Bartle states that these problems are not the only ones but are the most important and tend to feed off each other, then proceeds to propose some fixes, aimed at restoring MMOs to their position “at the forefront of game design and experience”.
Development needs drastic changes. A more modular approach to MMO system-architecture would allow for game elements to be easily swapped, in turn reducing the cloning phenomenon by reducing the costs, and therefore risks, of experimentation. If existing assets can be swapped in and out, this would allow for a great overall technical improvement, while still decreasing the investment, in turn enabling a higher level of immersion.
Size doesn’t matter. Todays MMOs might be big, but players spend time in small instances and areas, without really being in contact with the totality of the player base. Smaller worlds and servers wouldn’t reduce the players’ interactions (most people don’t really know more than a handful of players), but would drastically improve player impact (you’re somebody within a community). Furthermore, servers can be set up with different “rules”, such as PvP, PvE, Permadeath, Immortality, etc. Last but not least, improvements in artificial intelligence can make NPCs more interesting and the world busier.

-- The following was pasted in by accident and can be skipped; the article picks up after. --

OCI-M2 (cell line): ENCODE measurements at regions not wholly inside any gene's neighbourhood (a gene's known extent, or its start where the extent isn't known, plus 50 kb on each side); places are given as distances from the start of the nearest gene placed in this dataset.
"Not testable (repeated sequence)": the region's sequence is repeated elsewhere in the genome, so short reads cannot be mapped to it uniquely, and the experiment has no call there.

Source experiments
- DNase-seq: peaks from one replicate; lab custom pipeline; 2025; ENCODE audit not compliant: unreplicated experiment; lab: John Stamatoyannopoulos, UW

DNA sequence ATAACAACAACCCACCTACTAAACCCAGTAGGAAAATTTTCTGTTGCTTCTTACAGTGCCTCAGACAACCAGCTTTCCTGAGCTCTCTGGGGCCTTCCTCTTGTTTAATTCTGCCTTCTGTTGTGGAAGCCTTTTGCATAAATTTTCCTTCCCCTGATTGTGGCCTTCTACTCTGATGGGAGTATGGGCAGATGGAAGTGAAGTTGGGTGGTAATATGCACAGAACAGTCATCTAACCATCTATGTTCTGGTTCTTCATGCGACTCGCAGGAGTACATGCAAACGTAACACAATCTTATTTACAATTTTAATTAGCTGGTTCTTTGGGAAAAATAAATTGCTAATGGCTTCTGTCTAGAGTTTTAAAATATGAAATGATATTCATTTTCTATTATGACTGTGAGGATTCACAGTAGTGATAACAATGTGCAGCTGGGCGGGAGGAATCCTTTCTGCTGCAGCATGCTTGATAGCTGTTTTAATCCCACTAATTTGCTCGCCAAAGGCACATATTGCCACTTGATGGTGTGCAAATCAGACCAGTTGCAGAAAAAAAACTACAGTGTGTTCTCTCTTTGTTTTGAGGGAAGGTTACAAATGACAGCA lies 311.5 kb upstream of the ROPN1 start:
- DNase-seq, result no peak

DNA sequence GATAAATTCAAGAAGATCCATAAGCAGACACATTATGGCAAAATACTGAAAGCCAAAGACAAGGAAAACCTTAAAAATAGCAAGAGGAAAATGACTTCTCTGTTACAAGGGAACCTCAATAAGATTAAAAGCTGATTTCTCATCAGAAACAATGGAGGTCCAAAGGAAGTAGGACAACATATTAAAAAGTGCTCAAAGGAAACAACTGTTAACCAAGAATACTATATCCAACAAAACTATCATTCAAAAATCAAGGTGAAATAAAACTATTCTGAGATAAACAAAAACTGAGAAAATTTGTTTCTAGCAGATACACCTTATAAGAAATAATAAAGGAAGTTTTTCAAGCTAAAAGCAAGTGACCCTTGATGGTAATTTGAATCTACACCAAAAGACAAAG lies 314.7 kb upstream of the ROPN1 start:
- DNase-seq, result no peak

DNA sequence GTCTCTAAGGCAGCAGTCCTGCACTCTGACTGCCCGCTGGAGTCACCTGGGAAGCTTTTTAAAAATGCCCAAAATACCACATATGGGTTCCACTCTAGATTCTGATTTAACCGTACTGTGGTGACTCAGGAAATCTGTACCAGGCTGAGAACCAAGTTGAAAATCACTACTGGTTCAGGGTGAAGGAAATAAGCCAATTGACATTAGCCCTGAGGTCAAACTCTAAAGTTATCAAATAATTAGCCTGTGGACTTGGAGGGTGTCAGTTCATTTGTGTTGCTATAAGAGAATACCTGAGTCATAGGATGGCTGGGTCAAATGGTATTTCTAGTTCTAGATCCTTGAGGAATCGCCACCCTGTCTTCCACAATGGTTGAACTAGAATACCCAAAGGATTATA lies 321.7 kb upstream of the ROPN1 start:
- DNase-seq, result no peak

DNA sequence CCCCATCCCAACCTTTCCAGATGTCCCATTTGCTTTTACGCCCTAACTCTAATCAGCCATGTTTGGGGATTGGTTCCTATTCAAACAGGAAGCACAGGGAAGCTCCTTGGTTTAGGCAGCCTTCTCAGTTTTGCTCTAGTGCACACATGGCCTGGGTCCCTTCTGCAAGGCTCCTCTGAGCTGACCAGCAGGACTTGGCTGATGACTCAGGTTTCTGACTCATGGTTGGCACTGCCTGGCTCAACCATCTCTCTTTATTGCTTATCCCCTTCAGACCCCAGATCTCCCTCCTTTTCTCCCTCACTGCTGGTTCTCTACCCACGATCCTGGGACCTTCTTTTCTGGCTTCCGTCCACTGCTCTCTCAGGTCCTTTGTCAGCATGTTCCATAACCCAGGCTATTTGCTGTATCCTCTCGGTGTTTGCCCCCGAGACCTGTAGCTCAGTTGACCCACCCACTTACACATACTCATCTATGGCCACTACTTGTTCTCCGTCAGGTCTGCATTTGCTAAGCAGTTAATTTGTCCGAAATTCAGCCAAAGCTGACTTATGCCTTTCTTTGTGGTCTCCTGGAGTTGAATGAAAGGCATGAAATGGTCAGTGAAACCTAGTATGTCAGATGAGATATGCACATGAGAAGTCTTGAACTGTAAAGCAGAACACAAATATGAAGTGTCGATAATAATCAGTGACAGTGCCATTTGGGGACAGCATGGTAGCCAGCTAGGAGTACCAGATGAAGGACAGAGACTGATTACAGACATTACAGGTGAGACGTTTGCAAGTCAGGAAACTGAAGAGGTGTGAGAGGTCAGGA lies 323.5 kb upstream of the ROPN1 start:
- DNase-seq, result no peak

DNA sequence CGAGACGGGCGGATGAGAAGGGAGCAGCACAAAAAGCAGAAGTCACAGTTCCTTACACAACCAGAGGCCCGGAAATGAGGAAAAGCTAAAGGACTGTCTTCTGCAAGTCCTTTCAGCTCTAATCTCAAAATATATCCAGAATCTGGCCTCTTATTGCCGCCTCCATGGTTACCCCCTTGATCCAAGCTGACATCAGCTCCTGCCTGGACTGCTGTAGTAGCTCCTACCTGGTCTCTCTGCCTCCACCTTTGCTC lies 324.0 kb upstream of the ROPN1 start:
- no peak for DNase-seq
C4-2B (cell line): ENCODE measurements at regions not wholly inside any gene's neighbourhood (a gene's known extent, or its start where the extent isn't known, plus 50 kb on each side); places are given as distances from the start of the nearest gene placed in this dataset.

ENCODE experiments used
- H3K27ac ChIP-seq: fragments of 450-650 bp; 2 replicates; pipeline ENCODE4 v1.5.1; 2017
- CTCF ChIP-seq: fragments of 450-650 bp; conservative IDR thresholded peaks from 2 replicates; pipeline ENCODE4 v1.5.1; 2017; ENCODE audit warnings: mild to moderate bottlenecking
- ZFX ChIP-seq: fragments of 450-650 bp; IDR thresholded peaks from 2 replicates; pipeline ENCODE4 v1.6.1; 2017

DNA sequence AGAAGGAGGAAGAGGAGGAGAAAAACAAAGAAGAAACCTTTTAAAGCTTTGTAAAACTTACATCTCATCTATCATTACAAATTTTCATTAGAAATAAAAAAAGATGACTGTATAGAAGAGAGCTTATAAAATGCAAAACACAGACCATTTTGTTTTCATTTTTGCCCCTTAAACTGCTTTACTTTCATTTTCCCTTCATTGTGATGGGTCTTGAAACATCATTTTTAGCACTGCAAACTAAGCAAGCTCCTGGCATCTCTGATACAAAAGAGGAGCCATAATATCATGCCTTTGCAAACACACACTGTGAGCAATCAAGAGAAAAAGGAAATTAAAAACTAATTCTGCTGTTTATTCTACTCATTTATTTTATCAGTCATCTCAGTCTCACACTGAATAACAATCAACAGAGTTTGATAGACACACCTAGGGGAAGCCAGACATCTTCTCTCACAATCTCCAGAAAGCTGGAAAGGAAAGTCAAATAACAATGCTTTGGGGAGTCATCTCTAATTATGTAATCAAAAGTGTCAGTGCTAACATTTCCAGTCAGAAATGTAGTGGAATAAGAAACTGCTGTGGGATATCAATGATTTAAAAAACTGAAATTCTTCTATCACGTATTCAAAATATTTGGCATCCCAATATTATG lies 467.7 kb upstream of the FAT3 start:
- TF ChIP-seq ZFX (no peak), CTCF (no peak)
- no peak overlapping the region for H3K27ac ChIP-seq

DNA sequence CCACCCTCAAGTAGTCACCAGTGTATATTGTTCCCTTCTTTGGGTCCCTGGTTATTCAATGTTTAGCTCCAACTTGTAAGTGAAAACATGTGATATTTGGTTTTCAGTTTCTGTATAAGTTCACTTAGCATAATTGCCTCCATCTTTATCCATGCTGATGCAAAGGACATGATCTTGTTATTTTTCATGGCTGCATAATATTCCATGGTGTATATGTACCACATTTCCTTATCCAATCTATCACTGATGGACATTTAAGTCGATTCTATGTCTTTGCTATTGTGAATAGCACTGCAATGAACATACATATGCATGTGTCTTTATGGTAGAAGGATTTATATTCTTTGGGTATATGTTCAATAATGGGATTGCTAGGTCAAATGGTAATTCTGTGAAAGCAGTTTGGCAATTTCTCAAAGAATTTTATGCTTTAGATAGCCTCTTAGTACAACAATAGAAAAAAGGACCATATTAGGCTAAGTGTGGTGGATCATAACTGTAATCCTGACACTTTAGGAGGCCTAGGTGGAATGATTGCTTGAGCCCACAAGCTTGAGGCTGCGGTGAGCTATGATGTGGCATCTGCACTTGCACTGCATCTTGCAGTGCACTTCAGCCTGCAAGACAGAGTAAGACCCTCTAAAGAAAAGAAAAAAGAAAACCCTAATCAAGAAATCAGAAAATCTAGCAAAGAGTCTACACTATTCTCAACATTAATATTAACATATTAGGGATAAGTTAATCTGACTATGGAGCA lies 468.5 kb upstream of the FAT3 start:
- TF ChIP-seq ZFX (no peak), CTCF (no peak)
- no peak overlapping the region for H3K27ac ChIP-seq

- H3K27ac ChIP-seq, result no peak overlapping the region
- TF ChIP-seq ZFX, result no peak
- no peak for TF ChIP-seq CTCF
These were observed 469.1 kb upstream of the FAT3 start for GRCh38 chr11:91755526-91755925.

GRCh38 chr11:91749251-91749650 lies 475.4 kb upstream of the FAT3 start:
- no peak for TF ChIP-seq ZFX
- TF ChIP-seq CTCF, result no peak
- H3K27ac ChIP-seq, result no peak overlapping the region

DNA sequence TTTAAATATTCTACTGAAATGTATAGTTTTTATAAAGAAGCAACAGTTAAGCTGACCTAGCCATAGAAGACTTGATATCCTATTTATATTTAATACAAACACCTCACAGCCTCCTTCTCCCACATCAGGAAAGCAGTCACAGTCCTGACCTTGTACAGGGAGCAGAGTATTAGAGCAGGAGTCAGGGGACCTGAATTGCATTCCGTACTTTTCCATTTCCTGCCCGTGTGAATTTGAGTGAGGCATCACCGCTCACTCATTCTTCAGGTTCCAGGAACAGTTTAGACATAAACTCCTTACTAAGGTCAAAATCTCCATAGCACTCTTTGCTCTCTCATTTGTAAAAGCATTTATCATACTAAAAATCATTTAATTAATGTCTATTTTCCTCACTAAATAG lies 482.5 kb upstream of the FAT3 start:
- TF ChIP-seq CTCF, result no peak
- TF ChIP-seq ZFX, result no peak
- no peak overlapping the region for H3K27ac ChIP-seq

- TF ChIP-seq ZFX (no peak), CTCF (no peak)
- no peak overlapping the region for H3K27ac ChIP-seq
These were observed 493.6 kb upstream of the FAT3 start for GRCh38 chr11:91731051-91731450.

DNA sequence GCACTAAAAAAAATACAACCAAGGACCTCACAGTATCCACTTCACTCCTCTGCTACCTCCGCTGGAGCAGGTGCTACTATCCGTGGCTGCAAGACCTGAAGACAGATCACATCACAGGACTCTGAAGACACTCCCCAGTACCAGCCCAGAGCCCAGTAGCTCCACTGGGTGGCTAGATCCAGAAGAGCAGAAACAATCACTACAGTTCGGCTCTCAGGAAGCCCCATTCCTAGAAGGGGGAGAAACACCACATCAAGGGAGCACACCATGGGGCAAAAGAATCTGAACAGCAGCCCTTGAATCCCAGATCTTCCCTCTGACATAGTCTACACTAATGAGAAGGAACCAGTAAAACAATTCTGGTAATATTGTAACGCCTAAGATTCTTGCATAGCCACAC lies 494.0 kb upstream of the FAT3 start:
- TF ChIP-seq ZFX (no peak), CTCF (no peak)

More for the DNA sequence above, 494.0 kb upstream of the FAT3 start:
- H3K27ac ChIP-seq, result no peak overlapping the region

Remove the Elder Game. Gaming companies think that if a player finishes a game they won’t play anymore. On the contrary, letting them “win” would relieve the pressure and they will keep playing, much like what has happened in MUDs. Star Wars: The Old Republic should’ve kept adding storylines, rather than switching to an end-game focused model. Eve Online, on the other hand, has a shifting web of alliances from which new content continuously emerges, but it doesn’t have a permanent end-game Realm vs Realm focus. The fact that one faction can win and permanently alter the world provides meaning. Removing the elder game would result in better retention and would, consequently, increase the value of the company’s products. Not to mention the gains in terms of immersion.
Educate players. Teaching the players what MMOs can offer and then providing such features would result in more successful games and happier gamers. In addition, designers should be celebrated and their names widely known, much like today’s actors, or movie directors. They should also have the freedom to take risks and create freely.
Bartle concludes by explaining that there are large audiences expecting good MMOs and that, while some studios do recognize the problem, most are not acting upon it. In a few years, people wouldn’t remember what made MMOs special, and the first company which reminds them would seize great success.
Those who read my posts might intercept quite a few disagreements I have with prof. Bartle. Nonetheless, I find his examinations of MMOs and their current state to be fascinating and valuable.